Showing posts with label Fox News. Show all posts
Showing posts with label Fox News. Show all posts

Saturday, March 17, 2012

The Hypocrisy Of News Corp's Wall Street Journal On Lugar Residency Debate

It looks like News Corp. has a double standard when it comes to judging the legality of the residence of members of Congress. The media giant's Wall Street Journal penned an editorial attacking opponents of Sen. Richard Lugar as "low-road conservatives" who have resorted to "Mickey Mouse campaign tactics" by raising honest questions about the legality of Sen. Richard Lugar and his wife, Charlene, claiming as a residence for voting purposes a home in Indianapolis that they've neither owned nor occupied in 35 years. It was quite a different story in 2008 when another News Corp. instrument, Fox News' "The O'Reilly Factor" challenged the legal residency of U.S. Rep. Robert Wexler (D-FL). Bill O'Reilly and the Wall Street Journal's John Fund, the author of the book "Stealing Elections: How Voter Fraud Threatens Our Democracy," teamed up for a segment challenging the legality of the Florida congressman using his mother-in-law's home in Delray Beach, Florida as his Florida residence while residing in a tony Maryland suburban neighborhood on the Potomac River with his family. Check out the transcript of the show's segment titled, "The Factor Confronts Rep. Robert Wexler About Questionable Florida residence", particularly this passage where the WSJ's John Fund accuses Wexler of maintaining a phantom residence to avoid paying taxes in Maryland:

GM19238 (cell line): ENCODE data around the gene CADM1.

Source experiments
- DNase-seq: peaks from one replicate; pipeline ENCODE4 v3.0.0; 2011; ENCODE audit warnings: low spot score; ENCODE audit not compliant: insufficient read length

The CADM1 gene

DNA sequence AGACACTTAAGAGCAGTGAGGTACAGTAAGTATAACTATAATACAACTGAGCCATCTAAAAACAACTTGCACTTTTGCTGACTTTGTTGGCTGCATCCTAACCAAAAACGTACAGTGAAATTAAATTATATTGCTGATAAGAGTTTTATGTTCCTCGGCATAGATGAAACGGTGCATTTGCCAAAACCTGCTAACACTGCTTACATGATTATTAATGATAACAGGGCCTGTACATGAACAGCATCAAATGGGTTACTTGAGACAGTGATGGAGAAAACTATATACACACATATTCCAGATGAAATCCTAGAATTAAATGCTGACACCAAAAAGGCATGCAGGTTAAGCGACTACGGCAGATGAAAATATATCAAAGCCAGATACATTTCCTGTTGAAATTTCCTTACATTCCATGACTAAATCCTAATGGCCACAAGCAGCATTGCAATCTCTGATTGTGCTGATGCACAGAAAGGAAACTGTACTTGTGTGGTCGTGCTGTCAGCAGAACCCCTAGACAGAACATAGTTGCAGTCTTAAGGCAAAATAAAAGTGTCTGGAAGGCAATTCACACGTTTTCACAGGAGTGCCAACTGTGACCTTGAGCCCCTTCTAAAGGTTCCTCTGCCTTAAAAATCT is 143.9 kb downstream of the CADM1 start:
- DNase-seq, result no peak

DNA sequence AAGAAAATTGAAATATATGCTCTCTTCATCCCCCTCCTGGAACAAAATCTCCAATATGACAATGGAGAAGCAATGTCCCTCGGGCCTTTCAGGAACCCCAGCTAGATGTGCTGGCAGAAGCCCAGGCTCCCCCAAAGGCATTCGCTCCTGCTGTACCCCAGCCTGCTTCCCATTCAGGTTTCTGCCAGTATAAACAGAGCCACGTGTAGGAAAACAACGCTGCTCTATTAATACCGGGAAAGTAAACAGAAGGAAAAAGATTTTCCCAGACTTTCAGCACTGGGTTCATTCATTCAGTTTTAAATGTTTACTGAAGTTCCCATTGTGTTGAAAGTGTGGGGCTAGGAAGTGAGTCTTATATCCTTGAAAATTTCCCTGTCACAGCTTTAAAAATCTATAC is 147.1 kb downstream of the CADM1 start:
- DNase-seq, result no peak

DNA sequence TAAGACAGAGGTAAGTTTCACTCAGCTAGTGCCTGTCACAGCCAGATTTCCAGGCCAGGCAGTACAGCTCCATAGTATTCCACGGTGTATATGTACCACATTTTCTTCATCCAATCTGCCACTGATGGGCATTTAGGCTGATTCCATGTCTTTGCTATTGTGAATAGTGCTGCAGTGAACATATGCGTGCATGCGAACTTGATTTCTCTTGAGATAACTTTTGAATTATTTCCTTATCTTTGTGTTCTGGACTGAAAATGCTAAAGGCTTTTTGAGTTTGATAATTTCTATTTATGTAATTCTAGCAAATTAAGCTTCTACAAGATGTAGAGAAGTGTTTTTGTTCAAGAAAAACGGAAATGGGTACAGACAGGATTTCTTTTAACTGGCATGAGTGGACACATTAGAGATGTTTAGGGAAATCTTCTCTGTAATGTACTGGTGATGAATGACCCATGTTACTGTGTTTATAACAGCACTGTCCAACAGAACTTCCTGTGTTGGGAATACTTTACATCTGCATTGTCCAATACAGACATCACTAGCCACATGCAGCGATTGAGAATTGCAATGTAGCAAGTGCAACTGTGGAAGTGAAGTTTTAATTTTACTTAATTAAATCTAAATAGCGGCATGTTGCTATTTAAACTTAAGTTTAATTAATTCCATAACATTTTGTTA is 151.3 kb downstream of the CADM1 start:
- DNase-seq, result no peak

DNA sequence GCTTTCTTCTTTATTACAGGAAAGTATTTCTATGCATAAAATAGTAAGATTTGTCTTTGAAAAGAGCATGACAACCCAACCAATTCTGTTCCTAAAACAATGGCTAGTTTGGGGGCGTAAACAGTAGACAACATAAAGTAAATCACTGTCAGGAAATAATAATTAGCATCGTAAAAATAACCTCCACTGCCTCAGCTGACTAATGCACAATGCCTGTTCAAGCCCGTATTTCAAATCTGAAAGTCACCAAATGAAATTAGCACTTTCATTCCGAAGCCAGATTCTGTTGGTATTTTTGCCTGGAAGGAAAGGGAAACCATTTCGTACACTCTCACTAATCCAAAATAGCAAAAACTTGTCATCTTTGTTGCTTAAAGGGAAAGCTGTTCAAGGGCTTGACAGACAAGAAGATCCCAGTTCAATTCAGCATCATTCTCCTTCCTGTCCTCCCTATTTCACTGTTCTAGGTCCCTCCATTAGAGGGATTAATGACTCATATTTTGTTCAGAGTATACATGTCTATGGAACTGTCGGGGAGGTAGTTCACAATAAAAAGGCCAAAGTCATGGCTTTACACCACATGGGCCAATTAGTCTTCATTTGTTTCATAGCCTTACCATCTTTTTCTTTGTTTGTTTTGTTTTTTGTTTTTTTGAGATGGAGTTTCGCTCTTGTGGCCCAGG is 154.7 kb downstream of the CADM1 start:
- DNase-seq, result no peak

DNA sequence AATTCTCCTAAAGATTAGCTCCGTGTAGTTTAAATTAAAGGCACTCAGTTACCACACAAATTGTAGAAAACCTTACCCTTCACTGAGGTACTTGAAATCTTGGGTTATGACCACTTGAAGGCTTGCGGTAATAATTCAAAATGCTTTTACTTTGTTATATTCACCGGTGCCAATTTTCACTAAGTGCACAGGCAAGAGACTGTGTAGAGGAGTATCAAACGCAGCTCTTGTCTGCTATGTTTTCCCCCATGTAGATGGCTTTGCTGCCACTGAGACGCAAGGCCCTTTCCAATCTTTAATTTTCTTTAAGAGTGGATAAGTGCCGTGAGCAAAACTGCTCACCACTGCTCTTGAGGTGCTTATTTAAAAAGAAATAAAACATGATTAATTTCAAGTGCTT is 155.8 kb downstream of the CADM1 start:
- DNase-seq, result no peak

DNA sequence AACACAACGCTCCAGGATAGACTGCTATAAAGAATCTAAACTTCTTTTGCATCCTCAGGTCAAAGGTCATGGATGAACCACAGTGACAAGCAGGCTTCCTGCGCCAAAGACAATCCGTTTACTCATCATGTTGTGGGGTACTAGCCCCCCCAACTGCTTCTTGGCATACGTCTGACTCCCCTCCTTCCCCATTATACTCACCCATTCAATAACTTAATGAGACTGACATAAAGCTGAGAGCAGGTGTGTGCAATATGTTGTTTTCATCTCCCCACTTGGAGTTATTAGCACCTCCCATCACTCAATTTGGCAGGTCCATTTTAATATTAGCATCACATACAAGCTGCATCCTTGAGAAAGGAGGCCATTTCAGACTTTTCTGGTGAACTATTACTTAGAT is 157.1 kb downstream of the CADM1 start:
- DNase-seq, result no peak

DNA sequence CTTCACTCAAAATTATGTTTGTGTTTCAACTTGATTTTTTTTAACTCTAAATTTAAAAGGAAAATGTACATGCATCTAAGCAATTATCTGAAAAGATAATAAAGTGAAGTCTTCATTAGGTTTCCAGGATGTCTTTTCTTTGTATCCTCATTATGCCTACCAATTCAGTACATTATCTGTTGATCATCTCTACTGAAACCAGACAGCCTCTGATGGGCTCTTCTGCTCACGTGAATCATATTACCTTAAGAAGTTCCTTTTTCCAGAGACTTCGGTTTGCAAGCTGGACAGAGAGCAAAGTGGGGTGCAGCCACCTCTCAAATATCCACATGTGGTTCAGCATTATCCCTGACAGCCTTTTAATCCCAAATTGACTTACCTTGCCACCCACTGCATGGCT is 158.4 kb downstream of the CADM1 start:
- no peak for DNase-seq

JOHN FUND, WALL STREET JOURNAL COLUMNIST: No, I don't think so. There's no law that says that a member of Congress has to live in his congressional district, but he does have to maintain some residence in Florida. So he lists this residence, but it's not — certainly not with the letter of the law and probably not with the spirit of the law because, look, I think we should take pity on Congressman Wexler. I think his voters should take up a collection so he doesn't have to live with his mother-in-law.
O'REILLY:  But he doesn't live with his mother-in-law. I want to be very clear about that.
FUND: That's his claim to…
O'REILLY:  If I run for Congress in Ohio, OK, say I, O'Reilly, decide to run for Congress in Ohio. All I have to do is get an apartment there or have somebody else get an apartment in my name because Wexler's not paying the freight for the Delray Beach place. His mother-in-law is paying it. So what is it — you know, it doesn't look like he has any tie to Florida at all.
FUND:  Except that he appears on the ballot there. And people keep sending him back to Congress.
O'REILLY:  But that's OK?
FUND:  If they knew about this, I think there would be some questions because most members of Congress live where they were elected. Some live in Washington, but they maintain a real residence back home.
O'REILLY:  But you get money, Mr. Fund, to maintain a Washington residence, correct, if you're elected to Congress?
FUND:  There's a housing deduction...
O'REILLY:  Right.
FUND:  ...in order to enable you to keep two homes: one in the district and one in Washington.
O'REILLY:  OK, but the bottom line is Wexler doesn't have a Florida residence. He doesn't live in this house. So it's a ruse. Is it not a ruse?
FUND: It's a phantom residence because I doubt that he's really spending time sleeping on the couch at his mother-in-law's, yes, especially not with his three children.